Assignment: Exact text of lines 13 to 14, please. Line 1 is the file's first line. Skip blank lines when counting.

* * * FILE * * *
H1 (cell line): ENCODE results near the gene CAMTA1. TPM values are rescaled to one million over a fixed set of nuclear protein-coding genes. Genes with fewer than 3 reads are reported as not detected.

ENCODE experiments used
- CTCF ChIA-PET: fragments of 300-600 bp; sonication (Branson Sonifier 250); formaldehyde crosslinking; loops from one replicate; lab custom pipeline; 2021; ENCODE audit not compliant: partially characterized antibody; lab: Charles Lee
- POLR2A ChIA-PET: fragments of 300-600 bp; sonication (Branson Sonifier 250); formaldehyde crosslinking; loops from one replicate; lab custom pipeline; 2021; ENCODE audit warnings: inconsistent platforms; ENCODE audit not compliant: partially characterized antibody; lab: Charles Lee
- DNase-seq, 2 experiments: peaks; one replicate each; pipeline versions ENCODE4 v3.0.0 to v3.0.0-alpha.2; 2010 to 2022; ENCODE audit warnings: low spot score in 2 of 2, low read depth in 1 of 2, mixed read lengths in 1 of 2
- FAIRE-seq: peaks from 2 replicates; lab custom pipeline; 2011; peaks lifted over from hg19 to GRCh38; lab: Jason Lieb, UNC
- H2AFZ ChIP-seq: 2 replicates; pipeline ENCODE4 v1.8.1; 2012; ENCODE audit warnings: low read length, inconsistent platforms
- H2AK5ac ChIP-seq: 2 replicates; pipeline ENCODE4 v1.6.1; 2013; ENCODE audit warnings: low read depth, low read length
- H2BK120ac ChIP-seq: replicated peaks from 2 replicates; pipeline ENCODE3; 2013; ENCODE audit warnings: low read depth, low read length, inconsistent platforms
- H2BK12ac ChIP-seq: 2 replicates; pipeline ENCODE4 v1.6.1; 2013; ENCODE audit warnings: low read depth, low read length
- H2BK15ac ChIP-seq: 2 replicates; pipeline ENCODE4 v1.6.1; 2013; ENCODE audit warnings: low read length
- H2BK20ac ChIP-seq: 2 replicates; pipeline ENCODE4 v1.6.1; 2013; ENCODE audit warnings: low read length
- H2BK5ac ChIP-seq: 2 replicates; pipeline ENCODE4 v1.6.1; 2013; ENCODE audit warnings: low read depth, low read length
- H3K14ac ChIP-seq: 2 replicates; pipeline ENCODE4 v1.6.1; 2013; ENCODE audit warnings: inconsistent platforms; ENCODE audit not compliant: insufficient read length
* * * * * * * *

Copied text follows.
- H2BK5ac ChIP-seq: 2 replicates; pipeline ENCODE4 v1.6.1; 2013; ENCODE audit warnings: low read depth, low read length
- H3K14ac ChIP-seq: 2 replicates; pipeline ENCODE4 v1.6.1; 2013; ENCODE audit warnings: inconsistent platforms; ENCODE audit not compliant: insufficient read length